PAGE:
Some Dallas teachers and city council members are challenging a plan to create a city-sponsored non-profit that would help a charter school. KERA’s Bill Zeeble reports on questions city leaders want answered about Uplift Education.
Uplift Education wants Dallas to form a non-profit corporation so the city can authorize bond sales of up to $85 million for Uplift school construction at low interest rates.
Rena Honea, president of Alliance/AFT, Dallas’ largest teacher group, worries the move is more about money than education. She says Uplift wants to open a school in Deep Ellum, adjacent to bars and night clubs.
Honea: To have a school, with young impressionable minds right in the middle of those bars, questions “Is it really for the goodness of the students, or is it a land thing, they’re trying to get hold of a good piece of property at a low interest rate?”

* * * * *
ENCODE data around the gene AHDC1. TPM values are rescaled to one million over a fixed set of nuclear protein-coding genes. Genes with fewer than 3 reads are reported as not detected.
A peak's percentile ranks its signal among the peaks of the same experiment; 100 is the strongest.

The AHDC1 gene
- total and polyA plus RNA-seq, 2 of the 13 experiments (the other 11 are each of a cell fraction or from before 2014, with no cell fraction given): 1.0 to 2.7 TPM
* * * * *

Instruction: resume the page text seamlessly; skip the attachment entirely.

Honea fears Uplift could flip the property for a nice profit then build a school elsewhere. She also wants more public input on this plan before the city council votes on it. So does council woman Carolyn Davis, who says she has nothing against the charter operation, but questions Uplift’s accountability. It lacks elected officials.
Davis: A public school trustee, you can hold someone accountable. If the parents have a question or concern, Mr. Chair, they can go to the board of education. I’m a public school supporter. I think we have to strengthen DISD.
Uplift Education says it, too, is a public school, by state law. But Alliance AFT’s David Lee says there are differences between Uplift and DISD.
Lee: If students don’t perform or parents don’t stay involved, then those students end up back in DISD, and they’re replaced.
Lee says the charter operation competes with DISD, and city leaders should not be taking sides by helping Uplift. But the Dallas Economic Development Committee says creating the non-profit just aids an effective public school. The item comes up before Dallas City council Wednesday.